There is another element that is intolerable for different reasons, namely, freedom. It is true that people claim to want freedom. In good faith attempts are made to set up political freedom. People also proclaim metaphysical freedom. They struggle to free slaves. They make liberty a supreme value. The loss of freedom by imprisonment is a punishment that is hard to bear. Liberty is cherished. How many crimes, too, are committed in its name? ...

But this fervor, passion, desire, and teaching are all false. It is not true that people want to be free. They want the advantages of independence without the duties or difficulties of freedom. Freedom is hard to live with. It is terrible. It is a venture. It devours and demands. It is a constant battle, for around us there are always traps to rob us of it.

But in particular freedom itself allows us no rest. It requires incessant emulation and questioning. It presupposes alert attention, ruling out habit or institution. It demands that I be always fresh, always ready, never hiding behind precedents or past defeats. It brings breaks and conflicts. It yields to no constraint and exercises no constraint. For there is freedom only in permanent self-control and in love of neighbor.

Love presupposes freedom and freedom expands only in love. This is why de Sade is the supreme liar of the ages. What he showed and taught others is the way of slavery under the banner of freedom. Freedom can never exert power. There is full coincidence between weakness and freedom. Similarly, freedom can never mean possession. There is exact coincidence between freedom and nonpossession.

Freedom, then, is not merely a merry childish romp in a garden of flowers. It is this too, for it generates great waves of joy, but these cannot be separated from severe asceticism, conflict, and the absence of arms and conquests. This is why those who suddenly find themselves in a situation of freedom lose their heads or soon want to return to bondage. (pages 166-167)

It may be politically incorrect to say so in this day and age, but in some cases people who have been liberated from slavery long to return to their captivity. They do so not because the institution of slavery is morally good, but because of the security it provides. A slave is (in all but the worst situations) free from having to worry about where he will sleep or what he will eat; his only responsibility in life is to obey his masters, and all else will be taken care of for him.

So it is, all too often, in Christianity as well. The responsibility that accompanies freedom is such a great burden that we happily adopt Muslim concepts of submission and fate so that we can avoid having to take Paul seriously when he tells us that all things are lawful. After all, he also says that not all things are profitable, so surely God must have spelled out for us exactly what is unprofitable. The alternative would require us to evaluate our every action on its own merits, never completely certain whether we might be about to make a mistake.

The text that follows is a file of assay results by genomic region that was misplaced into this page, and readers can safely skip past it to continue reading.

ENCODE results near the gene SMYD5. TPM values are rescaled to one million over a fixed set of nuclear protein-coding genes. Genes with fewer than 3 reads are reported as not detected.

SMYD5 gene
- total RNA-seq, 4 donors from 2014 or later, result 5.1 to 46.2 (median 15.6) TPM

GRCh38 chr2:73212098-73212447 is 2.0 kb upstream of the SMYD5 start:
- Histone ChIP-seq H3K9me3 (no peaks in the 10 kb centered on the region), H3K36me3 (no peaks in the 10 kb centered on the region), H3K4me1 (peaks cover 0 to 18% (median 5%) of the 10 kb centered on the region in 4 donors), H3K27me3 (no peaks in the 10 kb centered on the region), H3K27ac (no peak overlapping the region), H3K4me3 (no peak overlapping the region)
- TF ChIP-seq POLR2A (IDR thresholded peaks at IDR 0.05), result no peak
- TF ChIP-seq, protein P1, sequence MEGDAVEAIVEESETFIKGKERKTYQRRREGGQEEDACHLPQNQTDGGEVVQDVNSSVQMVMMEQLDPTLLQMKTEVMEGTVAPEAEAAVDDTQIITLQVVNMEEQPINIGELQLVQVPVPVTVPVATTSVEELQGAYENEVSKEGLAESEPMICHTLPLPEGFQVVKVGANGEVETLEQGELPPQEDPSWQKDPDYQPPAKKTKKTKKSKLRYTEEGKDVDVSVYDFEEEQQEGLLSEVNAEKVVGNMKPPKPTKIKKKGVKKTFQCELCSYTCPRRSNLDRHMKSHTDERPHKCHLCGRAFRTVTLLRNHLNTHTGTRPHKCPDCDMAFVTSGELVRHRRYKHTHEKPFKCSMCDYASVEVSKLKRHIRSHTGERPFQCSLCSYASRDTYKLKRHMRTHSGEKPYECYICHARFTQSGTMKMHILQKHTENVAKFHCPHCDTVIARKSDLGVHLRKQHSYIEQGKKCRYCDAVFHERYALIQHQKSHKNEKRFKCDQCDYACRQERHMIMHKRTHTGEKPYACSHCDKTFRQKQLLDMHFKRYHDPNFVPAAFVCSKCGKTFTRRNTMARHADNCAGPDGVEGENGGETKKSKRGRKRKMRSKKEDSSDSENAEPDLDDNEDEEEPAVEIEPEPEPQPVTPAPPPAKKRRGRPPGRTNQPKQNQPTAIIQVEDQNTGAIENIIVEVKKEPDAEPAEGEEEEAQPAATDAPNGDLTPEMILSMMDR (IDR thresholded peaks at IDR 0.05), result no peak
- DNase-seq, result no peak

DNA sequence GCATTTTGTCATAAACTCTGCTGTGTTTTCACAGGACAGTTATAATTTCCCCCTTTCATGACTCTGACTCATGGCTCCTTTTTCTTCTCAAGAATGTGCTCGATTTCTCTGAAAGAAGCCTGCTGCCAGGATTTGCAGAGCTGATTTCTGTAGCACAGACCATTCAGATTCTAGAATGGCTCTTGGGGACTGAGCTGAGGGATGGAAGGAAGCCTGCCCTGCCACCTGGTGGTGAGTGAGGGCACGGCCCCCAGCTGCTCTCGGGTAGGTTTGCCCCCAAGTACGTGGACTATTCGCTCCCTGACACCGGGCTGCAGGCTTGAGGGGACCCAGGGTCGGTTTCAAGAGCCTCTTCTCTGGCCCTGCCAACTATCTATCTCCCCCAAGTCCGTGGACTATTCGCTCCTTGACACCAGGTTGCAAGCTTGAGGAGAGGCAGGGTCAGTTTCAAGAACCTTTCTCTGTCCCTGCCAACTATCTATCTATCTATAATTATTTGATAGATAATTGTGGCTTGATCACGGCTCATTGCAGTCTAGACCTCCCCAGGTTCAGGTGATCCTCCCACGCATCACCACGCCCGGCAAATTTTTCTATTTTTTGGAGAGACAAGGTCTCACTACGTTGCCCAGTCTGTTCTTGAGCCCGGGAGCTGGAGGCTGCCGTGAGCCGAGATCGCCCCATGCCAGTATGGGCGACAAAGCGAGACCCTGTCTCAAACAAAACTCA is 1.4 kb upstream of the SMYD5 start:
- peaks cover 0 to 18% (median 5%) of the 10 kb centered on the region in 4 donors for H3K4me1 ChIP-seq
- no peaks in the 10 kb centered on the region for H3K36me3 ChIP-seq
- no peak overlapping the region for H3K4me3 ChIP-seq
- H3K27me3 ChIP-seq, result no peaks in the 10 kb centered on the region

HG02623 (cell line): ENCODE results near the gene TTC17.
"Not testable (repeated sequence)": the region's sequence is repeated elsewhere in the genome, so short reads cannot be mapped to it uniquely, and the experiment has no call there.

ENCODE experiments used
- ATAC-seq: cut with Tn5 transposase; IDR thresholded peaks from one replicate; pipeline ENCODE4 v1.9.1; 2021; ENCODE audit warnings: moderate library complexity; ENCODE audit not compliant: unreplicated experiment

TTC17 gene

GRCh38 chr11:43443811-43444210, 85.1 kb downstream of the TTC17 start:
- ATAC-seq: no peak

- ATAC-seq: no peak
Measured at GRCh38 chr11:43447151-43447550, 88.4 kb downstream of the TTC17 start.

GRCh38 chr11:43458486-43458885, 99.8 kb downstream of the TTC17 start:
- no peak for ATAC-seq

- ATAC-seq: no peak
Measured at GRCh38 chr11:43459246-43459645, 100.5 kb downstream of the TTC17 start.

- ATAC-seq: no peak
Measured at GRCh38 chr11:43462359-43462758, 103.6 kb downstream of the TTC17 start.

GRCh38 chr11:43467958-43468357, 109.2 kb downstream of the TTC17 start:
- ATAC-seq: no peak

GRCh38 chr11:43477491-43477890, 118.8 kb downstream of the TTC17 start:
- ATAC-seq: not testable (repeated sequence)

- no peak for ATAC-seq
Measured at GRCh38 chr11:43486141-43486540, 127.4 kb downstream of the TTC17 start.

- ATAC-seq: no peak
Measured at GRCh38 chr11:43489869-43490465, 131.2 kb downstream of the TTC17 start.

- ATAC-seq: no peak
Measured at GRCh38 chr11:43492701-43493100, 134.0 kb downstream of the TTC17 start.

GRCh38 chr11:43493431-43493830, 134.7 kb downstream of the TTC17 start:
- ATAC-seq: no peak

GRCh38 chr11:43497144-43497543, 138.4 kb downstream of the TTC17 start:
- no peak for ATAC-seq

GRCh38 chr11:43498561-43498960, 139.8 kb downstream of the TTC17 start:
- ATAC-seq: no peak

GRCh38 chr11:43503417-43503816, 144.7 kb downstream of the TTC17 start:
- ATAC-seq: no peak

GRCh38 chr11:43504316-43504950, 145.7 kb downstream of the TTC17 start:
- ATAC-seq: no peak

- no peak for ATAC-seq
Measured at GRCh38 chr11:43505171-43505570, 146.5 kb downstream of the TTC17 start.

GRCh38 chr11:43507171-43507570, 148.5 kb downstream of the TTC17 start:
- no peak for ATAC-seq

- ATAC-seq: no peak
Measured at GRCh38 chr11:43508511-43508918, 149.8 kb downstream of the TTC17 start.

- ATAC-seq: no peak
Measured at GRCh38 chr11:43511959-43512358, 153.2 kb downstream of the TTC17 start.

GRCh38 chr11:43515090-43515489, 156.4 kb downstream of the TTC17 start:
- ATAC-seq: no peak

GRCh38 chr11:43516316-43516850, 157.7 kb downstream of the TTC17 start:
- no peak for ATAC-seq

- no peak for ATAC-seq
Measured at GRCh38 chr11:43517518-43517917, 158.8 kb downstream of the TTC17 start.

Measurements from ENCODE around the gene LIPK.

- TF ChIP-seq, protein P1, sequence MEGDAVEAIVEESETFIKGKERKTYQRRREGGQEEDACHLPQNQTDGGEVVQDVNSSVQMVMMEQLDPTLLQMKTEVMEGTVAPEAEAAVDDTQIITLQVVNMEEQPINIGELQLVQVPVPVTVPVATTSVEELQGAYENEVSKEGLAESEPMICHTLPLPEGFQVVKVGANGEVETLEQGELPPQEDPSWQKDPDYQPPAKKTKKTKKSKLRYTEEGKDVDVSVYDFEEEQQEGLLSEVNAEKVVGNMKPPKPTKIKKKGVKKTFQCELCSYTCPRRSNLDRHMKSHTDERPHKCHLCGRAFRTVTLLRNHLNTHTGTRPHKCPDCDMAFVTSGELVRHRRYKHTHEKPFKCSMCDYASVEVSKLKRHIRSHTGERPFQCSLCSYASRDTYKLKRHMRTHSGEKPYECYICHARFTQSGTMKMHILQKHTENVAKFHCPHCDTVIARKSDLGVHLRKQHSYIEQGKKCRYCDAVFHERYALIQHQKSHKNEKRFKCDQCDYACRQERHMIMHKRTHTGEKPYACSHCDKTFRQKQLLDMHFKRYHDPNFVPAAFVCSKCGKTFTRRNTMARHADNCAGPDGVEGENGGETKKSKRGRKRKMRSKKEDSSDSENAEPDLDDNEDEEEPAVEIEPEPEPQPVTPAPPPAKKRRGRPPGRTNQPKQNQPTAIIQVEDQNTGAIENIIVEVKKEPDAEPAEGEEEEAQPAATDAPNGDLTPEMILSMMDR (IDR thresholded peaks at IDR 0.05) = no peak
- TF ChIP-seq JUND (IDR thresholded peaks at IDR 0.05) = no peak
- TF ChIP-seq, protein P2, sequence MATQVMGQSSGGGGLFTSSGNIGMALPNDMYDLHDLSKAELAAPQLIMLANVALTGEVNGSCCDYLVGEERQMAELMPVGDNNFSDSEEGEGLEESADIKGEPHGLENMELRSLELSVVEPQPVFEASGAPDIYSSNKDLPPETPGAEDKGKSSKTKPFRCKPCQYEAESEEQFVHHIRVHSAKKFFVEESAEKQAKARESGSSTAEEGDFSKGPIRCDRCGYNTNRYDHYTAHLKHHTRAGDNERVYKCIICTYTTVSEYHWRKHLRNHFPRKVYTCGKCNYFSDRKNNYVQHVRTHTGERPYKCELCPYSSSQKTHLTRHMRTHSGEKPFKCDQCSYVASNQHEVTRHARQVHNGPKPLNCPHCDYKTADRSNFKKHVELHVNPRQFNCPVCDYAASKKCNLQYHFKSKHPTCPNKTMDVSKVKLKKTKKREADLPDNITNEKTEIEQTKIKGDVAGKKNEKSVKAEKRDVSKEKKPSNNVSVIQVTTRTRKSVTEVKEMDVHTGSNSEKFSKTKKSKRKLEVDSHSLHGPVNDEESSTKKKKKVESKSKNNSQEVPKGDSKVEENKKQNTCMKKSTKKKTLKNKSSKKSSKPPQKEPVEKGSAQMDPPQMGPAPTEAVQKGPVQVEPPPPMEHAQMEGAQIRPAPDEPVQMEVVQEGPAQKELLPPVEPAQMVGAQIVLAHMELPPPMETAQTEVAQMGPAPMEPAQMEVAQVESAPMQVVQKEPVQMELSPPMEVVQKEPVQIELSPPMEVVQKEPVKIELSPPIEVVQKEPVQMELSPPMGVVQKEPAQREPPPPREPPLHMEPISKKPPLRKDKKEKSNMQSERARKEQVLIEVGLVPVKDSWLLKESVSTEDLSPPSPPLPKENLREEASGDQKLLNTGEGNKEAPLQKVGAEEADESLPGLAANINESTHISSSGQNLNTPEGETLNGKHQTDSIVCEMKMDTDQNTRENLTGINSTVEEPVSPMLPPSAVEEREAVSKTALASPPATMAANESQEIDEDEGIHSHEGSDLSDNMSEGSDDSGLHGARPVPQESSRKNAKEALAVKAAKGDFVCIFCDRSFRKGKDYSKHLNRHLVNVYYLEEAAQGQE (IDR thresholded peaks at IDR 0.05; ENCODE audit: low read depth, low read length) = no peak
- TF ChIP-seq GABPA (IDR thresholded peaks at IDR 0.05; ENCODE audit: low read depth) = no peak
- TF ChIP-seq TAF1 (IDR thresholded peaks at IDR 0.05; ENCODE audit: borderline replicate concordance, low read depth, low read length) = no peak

For all our talk about freedom, freedom is not what most of us actually want. In many churches, Christian liberty is defined as a negative: freedom to not sin. It may be worded positively as freedom to choose God, but in practice it's an ultimatum with no real choice: follow our rules or go to hell.

We don't call it slavery since our master in this case is (allegedly) God, but the only freedom we truly desire is freedom from responsibility. If God has spelled out our every choice for us, we no longer have to worry about the consequences of our actions so long as we're obedient; any action that God commands can only have a positive result, even if it seems to our worldly eyes to be causing more harm than good.

Freedom is actually a rather frightening thing; it requires a high level of accountability from us and promises no security. It tests whether we truly love others or simply hope that things will turn out well for them. Freedom in no way guarantees that things will turn out well for us.

We see this in the political realm, where we surrender a huge portion of our economic freedom (in the form of taxes) in exchange for the government's promise to provide for those in need. In this way we are released from having to genuinely love the poor, the widowed, the elderly and the unfortunate (except, perhaps, for members of our own family - and sometimes even then); they are now the government's responsibility instead of ours. We now have the luxury of retreating into our own little worlds, until even our next door neighbors and fellow churchgoers are merely background noise.

I'll admit that I prefer the safety of the familiar and the comfort of letting others take care of the world's problems; I'll even donate generously to those willing to act compassionately on my behalf so that I don't have to leave my comfort zone. Such giving is not without merit, but neither is it an adequate substitute for genuine compassion if I never go any further than writing a few checks.

It may seem like I've just wandered off on a tangent, but in reality compassion is inextricably connected to freedom. God values our freedom, but he won't force us to claim it. Slavery can be freely chosen as well, however we come to that decision.